The reason why attackers seem to be choosing tourists on the northern Kenyan coast is that they are “soft targets,” adds Mr. Middleton. “There’s a general assumption that tourists are easy targets, and easy to get money out of them if you hold them for ransom. It’s much harder, of course to get money from tourists than it is from journalists or aid workers or a shipping magnate, but there’s no shortage of people in Somalia who are looking for soft targets and an easy way to make money.”
As a result of the attacks, both France and Britain have advised their citizens to avoid the district of Lamu. But Middleton says that the twin kidnappings would be of concern all up and down the tourist-friendly Kenyan coast, and as far away as the Seychelles. “It’s worry for Kenya of course,” Middleton says, “but also for someplace like the Seychelles, which has had a number of pirate attacks in the past, and which certainly has tourists on the beach.”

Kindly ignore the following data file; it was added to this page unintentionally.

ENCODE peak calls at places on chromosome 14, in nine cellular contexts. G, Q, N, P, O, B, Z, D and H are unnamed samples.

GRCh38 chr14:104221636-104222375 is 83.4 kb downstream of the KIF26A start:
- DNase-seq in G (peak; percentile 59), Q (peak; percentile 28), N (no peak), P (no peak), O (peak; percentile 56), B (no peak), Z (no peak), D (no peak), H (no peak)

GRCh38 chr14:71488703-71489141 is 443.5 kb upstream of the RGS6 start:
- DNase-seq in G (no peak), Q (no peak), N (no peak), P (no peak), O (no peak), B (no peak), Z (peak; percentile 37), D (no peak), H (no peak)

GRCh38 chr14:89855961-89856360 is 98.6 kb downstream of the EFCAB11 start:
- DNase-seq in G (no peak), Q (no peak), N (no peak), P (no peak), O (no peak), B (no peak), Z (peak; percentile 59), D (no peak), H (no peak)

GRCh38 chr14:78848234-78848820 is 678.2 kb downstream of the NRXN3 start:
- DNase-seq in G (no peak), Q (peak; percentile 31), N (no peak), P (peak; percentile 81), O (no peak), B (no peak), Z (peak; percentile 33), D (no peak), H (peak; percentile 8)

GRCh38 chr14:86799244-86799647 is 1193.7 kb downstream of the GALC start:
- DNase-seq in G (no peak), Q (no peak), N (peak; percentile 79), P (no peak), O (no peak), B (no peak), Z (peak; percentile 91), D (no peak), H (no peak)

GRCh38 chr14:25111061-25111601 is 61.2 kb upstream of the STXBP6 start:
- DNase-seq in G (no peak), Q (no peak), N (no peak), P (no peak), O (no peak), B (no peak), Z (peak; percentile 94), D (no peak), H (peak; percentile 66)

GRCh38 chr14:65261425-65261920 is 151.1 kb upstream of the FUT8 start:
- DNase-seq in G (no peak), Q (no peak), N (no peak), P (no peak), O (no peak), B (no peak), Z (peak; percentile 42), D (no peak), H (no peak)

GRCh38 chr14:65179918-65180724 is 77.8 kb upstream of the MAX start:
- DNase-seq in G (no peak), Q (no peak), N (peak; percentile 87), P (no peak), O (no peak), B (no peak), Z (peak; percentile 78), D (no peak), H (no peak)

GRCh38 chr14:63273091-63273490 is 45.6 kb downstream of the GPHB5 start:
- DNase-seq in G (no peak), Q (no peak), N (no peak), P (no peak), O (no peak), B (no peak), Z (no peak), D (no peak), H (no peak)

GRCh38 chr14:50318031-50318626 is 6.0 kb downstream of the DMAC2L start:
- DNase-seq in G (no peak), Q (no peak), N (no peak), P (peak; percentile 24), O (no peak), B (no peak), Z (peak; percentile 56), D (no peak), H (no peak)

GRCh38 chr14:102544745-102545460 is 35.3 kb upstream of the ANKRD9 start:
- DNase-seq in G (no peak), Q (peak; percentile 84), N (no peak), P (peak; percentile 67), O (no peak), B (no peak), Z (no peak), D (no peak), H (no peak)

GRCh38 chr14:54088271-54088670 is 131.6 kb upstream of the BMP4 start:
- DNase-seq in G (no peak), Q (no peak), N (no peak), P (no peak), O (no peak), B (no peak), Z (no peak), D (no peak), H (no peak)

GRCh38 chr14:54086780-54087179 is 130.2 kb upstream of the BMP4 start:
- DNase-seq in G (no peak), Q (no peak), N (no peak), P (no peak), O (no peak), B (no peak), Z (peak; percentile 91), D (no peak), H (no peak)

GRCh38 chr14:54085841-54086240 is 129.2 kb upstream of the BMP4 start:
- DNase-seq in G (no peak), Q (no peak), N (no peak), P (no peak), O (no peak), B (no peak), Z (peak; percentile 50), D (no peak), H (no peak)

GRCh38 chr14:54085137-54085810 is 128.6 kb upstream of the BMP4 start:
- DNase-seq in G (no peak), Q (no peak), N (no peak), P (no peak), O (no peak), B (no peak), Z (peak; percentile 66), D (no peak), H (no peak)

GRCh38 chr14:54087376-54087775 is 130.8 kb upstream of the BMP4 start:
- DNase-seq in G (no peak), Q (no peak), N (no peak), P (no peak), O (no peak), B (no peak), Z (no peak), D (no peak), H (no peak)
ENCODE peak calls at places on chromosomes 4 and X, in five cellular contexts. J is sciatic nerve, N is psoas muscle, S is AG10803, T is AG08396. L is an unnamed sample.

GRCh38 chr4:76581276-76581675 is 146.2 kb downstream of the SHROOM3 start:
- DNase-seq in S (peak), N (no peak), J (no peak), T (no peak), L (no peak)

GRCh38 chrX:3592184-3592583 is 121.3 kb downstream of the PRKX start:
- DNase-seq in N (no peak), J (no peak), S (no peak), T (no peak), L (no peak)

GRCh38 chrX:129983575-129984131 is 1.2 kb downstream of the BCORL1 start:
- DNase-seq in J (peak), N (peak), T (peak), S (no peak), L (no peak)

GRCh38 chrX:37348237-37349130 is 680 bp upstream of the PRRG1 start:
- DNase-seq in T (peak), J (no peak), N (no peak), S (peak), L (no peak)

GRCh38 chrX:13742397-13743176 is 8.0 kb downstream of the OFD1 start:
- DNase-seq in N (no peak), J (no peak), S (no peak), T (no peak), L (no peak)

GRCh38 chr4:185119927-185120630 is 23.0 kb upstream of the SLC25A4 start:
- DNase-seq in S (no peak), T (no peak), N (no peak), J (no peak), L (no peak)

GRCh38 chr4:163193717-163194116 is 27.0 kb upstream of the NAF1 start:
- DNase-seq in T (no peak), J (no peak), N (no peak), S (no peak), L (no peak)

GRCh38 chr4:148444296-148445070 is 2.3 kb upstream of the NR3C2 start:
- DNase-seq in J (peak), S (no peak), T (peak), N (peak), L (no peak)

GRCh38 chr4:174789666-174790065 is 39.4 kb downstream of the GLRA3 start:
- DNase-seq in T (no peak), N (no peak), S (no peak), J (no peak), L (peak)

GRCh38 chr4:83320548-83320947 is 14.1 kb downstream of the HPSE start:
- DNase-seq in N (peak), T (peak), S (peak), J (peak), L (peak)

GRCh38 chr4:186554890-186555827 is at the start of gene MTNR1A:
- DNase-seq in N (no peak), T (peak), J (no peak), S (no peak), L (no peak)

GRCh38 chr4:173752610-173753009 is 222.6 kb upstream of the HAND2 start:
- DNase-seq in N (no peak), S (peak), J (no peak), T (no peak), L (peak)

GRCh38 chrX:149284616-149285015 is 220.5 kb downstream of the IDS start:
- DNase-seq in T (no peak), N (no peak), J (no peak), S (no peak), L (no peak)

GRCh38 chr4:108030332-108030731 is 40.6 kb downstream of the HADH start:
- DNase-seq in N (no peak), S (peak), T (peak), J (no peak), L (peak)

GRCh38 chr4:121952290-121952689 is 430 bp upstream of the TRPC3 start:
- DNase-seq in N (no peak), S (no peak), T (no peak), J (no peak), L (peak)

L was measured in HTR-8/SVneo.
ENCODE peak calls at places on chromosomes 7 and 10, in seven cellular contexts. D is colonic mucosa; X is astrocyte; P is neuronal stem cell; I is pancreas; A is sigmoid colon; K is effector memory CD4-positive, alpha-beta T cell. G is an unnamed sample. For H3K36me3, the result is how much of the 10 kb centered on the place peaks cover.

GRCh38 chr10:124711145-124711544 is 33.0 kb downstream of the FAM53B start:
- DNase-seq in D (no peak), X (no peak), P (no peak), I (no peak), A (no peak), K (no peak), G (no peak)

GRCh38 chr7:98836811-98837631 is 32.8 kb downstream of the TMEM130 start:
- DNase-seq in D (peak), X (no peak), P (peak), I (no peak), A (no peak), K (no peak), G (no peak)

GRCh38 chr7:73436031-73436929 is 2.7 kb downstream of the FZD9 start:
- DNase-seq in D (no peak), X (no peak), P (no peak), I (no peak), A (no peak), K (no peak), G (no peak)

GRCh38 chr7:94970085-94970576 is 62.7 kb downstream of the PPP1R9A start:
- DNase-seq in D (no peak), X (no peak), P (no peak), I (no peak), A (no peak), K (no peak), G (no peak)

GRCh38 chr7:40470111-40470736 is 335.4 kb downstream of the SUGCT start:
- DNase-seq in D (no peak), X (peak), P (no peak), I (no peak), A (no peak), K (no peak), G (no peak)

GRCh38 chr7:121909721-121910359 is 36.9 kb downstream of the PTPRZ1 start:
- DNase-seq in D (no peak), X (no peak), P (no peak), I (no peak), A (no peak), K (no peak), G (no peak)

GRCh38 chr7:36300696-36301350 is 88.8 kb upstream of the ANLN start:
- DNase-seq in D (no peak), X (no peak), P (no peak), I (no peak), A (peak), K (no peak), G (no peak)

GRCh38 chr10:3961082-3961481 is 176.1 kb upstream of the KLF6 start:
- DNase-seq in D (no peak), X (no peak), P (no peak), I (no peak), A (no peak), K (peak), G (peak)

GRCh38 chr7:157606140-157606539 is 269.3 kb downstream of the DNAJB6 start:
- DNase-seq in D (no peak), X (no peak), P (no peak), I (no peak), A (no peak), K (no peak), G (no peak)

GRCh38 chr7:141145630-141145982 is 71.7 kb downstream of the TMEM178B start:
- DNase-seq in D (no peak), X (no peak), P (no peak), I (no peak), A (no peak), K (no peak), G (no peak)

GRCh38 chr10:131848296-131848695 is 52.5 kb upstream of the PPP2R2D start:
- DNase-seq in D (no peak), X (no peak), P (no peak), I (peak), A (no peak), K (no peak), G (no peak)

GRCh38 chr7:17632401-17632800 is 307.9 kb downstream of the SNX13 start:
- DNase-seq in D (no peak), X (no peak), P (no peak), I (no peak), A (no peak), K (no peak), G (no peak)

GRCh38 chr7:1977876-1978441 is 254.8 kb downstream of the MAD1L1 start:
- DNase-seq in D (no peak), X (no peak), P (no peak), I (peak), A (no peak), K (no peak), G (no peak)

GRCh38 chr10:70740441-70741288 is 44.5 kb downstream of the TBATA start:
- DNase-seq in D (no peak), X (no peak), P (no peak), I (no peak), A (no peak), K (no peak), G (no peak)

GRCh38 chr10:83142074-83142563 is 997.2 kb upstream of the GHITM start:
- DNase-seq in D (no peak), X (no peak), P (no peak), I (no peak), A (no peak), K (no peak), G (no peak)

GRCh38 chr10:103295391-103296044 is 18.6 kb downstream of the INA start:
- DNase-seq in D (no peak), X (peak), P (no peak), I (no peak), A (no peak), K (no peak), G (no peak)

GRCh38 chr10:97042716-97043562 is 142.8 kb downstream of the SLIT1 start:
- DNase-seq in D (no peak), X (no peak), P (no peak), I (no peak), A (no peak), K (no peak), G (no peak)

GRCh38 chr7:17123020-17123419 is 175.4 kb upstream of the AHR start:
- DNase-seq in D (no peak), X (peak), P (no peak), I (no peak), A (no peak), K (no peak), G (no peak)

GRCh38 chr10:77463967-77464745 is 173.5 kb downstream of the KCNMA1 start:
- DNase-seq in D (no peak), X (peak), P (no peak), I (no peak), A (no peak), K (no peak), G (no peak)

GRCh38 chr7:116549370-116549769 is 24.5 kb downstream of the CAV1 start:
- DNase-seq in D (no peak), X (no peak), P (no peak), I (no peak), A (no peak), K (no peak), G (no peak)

In the Saturday attack, armed men shot their way into the property, which like many has no fence, no locked door, and is sold on its rustic simplicity right on the beach. Kenyan police said Sunday that Ms. Dedieu had already been taken into Somalia, 60 miles to the north. Dedieu uses a wheelchair, which her attackers left behind. Stephen Ikua, District Commissioner for Lamu, said he strongly suspects that Al Shabab, Somalia’s Al Qaeda-linked Islamists, were responsible.